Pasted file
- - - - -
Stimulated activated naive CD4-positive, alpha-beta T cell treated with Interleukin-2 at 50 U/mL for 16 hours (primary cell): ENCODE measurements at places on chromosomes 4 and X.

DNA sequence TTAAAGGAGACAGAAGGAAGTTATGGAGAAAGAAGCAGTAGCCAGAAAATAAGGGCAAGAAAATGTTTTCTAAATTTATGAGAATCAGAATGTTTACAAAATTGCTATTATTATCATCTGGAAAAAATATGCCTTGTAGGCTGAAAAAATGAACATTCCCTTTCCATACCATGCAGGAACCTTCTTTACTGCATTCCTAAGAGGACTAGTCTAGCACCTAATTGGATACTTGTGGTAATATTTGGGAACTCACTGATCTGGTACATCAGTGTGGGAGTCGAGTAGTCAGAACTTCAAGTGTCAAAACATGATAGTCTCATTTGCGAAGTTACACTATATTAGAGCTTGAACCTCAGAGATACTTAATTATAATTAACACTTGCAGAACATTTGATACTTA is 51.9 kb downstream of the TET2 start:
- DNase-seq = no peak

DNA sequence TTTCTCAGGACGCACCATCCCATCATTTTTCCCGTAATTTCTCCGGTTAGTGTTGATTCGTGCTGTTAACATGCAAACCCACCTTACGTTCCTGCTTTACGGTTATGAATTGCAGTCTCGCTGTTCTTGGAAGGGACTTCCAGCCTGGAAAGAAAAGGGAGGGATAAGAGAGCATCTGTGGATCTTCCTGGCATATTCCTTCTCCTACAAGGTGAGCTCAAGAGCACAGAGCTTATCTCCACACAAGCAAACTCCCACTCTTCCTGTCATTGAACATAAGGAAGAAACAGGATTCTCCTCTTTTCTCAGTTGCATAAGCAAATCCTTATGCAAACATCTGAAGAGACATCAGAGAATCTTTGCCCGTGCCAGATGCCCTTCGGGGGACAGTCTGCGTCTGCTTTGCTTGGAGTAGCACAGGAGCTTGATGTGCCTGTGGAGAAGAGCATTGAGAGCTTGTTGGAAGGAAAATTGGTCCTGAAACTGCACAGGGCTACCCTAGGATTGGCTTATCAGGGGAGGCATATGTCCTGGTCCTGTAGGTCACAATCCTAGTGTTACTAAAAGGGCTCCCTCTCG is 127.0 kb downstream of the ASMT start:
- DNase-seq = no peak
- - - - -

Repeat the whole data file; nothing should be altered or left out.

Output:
Stimulated activated naive CD4-positive, alpha-beta T cell treated with Interleukin-2 at 50 U/mL for 16 hours (primary cell): ENCODE measurements at places on chromosomes 4 and X.

DNA sequence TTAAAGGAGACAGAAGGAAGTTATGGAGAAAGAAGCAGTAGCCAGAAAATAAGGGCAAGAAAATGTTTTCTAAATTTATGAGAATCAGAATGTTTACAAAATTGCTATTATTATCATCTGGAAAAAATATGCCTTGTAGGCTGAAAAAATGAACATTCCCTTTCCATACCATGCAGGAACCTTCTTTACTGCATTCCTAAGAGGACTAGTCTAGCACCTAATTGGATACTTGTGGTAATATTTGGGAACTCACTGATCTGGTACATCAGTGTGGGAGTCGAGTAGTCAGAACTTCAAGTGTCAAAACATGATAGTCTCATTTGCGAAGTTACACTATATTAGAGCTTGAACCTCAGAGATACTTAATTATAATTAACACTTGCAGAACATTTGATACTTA is 51.9 kb downstream of the TET2 start:
- DNase-seq = no peak

DNA sequence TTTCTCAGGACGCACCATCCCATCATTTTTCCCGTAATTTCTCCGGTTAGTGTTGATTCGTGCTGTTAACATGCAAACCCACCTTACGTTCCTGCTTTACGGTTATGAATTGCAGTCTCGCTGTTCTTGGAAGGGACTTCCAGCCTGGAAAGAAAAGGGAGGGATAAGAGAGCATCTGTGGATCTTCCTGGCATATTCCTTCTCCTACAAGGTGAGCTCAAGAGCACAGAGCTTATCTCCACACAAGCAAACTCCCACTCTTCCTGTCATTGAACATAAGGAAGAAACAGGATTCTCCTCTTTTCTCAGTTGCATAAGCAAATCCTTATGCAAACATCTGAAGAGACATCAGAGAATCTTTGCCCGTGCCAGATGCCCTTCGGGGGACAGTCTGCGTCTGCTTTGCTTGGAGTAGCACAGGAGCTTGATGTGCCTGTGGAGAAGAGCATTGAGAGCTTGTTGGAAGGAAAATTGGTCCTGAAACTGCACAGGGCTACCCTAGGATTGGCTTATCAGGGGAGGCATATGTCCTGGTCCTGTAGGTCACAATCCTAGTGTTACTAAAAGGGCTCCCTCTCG is 127.0 kb downstream of the ASMT start:
- DNase-seq = no peak